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Fidelity and the grain problem in cultural evolution

Tuesday, January 26, 2021, 3:30 pm – 5:10 pm

High-fidelity cultural transmission, rather than brute intelligence, is the secret of
our species’ success, or so many cultural evolutionists claim. It has been selected
because it ensures the spread, stability and longevity of beneficial cultural traditions,
and it supports cumulative cultural change. To play these roles, however, fidelity must
be a causally-efficient property of cultural transmission. This is where the grain problem
comes in and challenges the explanatory potency of fidelity. Assessing the degree of
fidelity of any episode or mechanism of cultural transmission always depends upon an
investigator’s choice of grain of analysis at which cultural traditions are being studied.
The fidelity of cultural transmission then appears to be relative to the granularity at
which one approaches cultural variation, and since there is a multiplicity of grains of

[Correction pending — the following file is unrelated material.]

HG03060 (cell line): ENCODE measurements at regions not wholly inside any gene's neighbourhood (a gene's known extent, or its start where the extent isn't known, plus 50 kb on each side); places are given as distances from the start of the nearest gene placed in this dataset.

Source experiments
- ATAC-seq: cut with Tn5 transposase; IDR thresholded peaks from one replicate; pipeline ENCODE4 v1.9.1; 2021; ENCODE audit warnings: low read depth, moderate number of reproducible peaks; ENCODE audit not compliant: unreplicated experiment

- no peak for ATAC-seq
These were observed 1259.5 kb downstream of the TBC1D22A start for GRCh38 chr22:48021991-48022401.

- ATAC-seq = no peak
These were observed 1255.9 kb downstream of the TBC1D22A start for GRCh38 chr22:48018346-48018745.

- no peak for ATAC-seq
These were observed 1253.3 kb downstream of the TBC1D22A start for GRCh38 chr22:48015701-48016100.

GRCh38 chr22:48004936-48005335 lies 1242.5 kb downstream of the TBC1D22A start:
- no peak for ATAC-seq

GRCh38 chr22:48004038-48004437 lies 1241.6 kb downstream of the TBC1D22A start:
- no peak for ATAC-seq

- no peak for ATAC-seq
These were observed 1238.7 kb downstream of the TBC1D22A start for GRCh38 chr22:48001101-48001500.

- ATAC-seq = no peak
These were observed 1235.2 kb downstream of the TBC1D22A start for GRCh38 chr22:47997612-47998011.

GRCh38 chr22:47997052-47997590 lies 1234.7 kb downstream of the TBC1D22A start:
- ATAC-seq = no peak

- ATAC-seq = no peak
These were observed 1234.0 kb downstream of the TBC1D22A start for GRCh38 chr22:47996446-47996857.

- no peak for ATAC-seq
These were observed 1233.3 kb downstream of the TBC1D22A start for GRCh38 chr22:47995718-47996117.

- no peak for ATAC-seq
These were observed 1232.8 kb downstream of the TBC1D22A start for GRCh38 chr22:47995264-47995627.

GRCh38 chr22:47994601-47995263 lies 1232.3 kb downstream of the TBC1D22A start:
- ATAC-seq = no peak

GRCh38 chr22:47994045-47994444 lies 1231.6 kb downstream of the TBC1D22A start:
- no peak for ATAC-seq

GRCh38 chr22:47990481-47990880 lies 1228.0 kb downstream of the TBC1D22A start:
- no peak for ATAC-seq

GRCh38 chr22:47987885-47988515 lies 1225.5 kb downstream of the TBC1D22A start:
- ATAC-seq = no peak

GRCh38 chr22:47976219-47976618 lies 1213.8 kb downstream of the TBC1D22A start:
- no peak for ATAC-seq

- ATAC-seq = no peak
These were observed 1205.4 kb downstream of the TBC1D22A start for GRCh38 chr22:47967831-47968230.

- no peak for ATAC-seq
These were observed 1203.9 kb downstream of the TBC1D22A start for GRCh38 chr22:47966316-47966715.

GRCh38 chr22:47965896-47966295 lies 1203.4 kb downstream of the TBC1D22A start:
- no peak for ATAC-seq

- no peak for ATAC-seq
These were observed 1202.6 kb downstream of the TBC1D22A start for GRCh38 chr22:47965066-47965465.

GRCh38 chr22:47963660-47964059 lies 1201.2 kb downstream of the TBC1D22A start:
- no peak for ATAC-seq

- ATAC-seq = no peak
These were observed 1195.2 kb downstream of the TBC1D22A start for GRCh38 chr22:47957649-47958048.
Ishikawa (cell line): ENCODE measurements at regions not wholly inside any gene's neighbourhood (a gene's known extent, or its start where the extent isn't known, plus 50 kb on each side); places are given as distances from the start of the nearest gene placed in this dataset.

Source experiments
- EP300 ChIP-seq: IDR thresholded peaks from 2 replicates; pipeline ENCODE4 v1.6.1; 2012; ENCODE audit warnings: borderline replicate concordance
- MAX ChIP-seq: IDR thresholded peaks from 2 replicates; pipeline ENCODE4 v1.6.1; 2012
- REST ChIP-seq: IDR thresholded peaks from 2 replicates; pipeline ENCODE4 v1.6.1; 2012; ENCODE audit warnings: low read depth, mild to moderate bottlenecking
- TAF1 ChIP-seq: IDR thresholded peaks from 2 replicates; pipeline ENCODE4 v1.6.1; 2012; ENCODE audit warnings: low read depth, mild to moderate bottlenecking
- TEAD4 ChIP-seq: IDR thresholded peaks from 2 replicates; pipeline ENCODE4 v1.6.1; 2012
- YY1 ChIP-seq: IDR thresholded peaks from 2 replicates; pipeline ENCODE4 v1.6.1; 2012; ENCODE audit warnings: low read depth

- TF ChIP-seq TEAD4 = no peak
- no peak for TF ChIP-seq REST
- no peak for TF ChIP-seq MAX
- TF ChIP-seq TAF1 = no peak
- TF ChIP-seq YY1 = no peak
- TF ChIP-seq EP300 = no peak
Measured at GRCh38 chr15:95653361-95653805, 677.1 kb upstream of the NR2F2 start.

description by which the same tradition can be studied, there results a multiplicity of
measures of fidelity for a same event or mechanism of cultural transmission. If this is
correct, because fidelity is always relative to the grain of analysis dictated by the local
and specific research interests of the investigator, then there seems to be no fact of the
matter as to whether cultural transmission is faithful or not, independently from a
researcher’s framework of analysis. The aims of this talk are to offer a conceptual
clarification of the grain problem in cultural evolution, to assess its causes, to unpack
its epistemological implications, and to examine its reach and consequences for a
science of cultural evolution.